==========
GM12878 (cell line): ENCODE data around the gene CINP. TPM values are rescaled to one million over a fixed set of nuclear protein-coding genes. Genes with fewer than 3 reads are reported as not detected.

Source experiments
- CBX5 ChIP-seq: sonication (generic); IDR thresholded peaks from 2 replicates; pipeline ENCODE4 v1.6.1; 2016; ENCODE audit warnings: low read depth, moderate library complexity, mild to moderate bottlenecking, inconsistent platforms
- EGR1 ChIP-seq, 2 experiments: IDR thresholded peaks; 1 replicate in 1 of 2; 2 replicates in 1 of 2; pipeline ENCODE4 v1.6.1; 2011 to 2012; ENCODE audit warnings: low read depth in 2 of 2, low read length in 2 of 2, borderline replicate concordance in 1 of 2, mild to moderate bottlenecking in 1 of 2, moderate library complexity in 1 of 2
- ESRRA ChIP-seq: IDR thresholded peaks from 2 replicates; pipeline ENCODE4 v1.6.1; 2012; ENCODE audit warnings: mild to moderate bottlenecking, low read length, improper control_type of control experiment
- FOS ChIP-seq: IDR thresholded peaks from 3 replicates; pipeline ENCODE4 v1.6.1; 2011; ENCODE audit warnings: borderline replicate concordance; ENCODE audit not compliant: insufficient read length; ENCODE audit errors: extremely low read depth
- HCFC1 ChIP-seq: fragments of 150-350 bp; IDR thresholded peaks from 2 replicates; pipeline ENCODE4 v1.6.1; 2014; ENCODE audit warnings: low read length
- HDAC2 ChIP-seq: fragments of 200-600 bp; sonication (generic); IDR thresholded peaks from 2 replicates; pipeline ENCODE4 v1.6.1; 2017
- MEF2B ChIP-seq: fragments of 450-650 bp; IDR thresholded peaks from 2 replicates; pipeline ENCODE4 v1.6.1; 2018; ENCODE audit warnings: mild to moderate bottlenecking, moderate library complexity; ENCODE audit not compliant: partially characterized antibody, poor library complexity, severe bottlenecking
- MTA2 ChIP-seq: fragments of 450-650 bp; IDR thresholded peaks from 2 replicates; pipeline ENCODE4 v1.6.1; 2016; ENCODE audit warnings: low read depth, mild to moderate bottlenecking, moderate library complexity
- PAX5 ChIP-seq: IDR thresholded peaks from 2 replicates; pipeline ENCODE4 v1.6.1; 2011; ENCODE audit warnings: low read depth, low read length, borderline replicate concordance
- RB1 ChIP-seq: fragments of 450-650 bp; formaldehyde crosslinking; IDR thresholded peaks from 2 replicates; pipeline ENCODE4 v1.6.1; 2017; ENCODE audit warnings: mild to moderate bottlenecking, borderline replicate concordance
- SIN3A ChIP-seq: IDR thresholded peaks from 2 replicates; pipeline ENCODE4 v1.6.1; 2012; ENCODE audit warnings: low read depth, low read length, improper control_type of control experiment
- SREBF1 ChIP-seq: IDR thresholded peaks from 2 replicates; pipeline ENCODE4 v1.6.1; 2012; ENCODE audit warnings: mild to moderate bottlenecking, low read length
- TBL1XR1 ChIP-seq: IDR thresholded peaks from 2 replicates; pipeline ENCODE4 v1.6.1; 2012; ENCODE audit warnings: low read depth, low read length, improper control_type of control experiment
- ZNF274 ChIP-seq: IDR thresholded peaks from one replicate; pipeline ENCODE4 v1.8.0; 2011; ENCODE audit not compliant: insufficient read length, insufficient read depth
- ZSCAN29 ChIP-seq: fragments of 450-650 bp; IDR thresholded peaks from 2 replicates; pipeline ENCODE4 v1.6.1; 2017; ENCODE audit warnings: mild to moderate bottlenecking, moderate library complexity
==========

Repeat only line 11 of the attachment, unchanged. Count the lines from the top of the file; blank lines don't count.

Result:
- PAX5 ChIP-seq: IDR thresholded peaks from 2 replicates; pipeline ENCODE4 v1.6.1; 2011; ENCODE audit warnings: low read depth, low read length, borderline replicate concordance